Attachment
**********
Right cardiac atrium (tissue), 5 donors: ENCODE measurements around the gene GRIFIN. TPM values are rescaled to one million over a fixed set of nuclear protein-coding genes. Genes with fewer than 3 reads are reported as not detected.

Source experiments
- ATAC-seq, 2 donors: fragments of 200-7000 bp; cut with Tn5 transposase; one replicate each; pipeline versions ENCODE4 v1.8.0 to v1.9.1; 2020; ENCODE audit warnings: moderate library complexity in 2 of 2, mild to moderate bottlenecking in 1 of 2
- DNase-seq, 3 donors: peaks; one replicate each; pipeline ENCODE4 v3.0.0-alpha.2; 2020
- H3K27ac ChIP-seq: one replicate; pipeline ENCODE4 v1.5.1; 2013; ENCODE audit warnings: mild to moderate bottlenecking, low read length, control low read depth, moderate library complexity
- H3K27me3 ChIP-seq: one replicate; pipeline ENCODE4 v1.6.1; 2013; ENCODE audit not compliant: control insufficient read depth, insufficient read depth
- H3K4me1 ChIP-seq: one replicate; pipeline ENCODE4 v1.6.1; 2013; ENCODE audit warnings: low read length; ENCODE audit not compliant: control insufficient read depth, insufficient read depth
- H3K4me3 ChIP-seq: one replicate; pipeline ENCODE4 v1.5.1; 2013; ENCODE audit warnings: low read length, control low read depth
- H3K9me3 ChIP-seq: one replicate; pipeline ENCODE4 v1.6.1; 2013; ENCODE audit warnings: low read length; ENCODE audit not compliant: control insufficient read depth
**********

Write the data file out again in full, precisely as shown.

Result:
Right cardiac atrium (tissue), 5 donors: ENCODE measurements around the gene GRIFIN. TPM values are rescaled to one million over a fixed set of nuclear protein-coding genes. Genes with fewer than 3 reads are reported as not detected.

Source experiments
- ATAC-seq, 2 donors: fragments of 200-7000 bp; cut with Tn5 transposase; one replicate each; pipeline versions ENCODE4 v1.8.0 to v1.9.1; 2020; ENCODE audit warnings: moderate library complexity in 2 of 2, mild to moderate bottlenecking in 1 of 2
- DNase-seq, 3 donors: peaks; one replicate each; pipeline ENCODE4 v3.0.0-alpha.2; 2020
- H3K27ac ChIP-seq: one replicate; pipeline ENCODE4 v1.5.1; 2013; ENCODE audit warnings: mild to moderate bottlenecking, low read length, control low read depth, moderate library complexity
- H3K27me3 ChIP-seq: one replicate; pipeline ENCODE4 v1.6.1; 2013; ENCODE audit not compliant: control insufficient read depth, insufficient read depth
- H3K4me1 ChIP-seq: one replicate; pipeline ENCODE4 v1.6.1; 2013; ENCODE audit warnings: low read length; ENCODE audit not compliant: control insufficient read depth, insufficient read depth
- H3K4me3 ChIP-seq: one replicate; pipeline ENCODE4 v1.5.1; 2013; ENCODE audit warnings: low read length, control low read depth
- H3K9me3 ChIP-seq: one replicate; pipeline ENCODE4 v1.6.1; 2013; ENCODE audit warnings: low read length; ENCODE audit not compliant: control insufficient read depth